The company is a leader in autonomous vehicle thanks to its earlier acquisition of Cruise AV and is expected to launch a driverless ride-hailing service in New York next year. Considering the stock's valuation, investors seem to be ignoring the huge opportunity in AVs, and a challenge to Uber and Lyft and ride-hailing. GM stock jumped earlier this year when the Cruise division attracted a $2.25 billion investment from the Softbank Vision Fund, a sign of the company's potential in the industry .
Meanwhile, GM is posting record results in China , and its full-size truck plants are running at more than 100% capacity to respond to strong demand. Considering its valuation, competitive strengths, and dividend yield, GM looks like a smart buy for retirees today.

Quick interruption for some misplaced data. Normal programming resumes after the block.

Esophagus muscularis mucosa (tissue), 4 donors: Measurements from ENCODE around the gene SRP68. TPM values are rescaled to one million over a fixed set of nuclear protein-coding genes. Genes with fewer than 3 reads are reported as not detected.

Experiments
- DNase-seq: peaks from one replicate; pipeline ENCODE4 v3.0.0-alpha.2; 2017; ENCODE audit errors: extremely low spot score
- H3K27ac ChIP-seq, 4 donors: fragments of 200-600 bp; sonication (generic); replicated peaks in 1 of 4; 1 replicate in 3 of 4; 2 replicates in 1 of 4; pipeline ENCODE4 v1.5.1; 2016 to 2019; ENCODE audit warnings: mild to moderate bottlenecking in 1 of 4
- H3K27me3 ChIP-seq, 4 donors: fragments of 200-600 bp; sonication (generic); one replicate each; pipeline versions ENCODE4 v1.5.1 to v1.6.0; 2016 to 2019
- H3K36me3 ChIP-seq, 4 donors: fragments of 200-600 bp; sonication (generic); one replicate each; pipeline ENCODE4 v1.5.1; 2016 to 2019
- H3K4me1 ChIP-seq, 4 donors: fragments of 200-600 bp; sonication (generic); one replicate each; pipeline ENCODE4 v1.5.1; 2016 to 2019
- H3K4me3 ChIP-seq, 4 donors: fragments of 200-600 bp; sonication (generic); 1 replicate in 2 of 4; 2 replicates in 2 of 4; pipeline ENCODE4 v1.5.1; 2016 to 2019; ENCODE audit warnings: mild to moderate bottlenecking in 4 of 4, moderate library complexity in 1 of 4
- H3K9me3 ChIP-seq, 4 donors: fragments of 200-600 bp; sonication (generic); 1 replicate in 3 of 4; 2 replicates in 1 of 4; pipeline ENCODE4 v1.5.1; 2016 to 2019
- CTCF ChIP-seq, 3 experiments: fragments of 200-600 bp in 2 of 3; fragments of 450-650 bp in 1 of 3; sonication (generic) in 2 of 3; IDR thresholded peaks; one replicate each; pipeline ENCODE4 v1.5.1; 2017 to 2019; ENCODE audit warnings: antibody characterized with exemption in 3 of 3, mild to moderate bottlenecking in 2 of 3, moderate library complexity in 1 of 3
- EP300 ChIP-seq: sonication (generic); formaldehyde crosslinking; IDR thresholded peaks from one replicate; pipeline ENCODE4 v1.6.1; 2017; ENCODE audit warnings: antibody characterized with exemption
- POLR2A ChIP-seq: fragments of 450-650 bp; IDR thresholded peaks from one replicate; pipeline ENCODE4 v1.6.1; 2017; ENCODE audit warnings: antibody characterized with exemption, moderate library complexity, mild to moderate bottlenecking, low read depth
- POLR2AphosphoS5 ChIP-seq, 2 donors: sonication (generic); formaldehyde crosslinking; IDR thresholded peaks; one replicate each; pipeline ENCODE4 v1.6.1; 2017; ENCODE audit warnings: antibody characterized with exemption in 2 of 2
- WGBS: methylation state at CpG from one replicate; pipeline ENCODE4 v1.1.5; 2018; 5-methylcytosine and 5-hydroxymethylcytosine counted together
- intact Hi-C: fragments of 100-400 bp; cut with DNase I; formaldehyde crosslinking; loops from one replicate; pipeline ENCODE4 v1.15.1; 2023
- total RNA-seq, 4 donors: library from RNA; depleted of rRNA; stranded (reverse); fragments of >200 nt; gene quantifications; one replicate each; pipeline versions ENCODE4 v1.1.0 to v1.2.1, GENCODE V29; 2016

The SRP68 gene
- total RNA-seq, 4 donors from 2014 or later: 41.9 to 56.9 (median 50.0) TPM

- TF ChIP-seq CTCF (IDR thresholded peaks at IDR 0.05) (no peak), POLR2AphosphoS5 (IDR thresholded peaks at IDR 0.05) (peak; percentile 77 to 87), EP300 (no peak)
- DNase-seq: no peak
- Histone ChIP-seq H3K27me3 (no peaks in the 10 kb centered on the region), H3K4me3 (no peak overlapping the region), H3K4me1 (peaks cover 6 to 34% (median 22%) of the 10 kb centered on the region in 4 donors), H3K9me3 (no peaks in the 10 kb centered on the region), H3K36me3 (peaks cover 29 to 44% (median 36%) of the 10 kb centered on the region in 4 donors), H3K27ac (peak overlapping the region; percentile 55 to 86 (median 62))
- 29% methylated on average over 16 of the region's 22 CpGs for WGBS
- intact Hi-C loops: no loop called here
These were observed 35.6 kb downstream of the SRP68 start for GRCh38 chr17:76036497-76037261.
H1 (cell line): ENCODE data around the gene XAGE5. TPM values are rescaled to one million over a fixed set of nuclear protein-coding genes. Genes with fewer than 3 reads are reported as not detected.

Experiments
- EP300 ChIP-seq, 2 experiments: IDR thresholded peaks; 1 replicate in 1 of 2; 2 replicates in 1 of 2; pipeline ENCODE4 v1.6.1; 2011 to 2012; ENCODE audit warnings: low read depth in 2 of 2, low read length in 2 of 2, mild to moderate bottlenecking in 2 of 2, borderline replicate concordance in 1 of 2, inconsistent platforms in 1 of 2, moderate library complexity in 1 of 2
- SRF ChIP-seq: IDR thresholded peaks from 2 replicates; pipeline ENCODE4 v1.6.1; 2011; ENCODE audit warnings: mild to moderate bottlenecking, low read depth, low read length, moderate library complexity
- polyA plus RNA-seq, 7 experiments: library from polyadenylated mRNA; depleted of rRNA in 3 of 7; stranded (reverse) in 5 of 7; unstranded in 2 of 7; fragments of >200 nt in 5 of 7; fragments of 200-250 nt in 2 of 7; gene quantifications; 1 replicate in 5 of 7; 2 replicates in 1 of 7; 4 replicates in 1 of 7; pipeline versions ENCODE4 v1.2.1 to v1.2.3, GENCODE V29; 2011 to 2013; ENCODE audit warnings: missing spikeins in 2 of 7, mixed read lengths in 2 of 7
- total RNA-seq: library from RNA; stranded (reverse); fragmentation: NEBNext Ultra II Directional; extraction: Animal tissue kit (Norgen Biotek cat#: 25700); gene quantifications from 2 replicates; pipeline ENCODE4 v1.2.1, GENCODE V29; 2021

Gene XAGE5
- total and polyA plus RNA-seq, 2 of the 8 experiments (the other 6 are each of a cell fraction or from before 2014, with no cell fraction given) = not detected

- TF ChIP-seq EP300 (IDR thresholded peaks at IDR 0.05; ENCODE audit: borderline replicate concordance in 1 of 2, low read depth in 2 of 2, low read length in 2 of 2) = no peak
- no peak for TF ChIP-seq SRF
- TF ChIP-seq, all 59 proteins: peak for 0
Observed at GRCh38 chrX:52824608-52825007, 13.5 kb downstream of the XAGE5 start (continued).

A market leader
Tim Green (Cisco Systems): Cisco investors got a bit of a scare last month when reports emerged that Amazon.com was considering selling cheap networking gear to third parties. Cisco denied those reports , and a spokesperson for Amazon Web Services confirmed that statement, so it seems that Amazon won't be trying to disrupt the market leader in switches and routers after all.
But even if Amazon tried, it would be an uphill battle. Cisco owns more than 50% of the market for networking switches, and simply undercutting Cisco on price wouldn't be enough to pry away customers. Every $1 spent on networking equipment leads to around $15 in operating costs over five years, according to Cisco CEO Chuck Robbins. Total cost of ownership is what matters, so cheap hardware paired with software isn't guaranteed to beat Cisco on price when all is considered.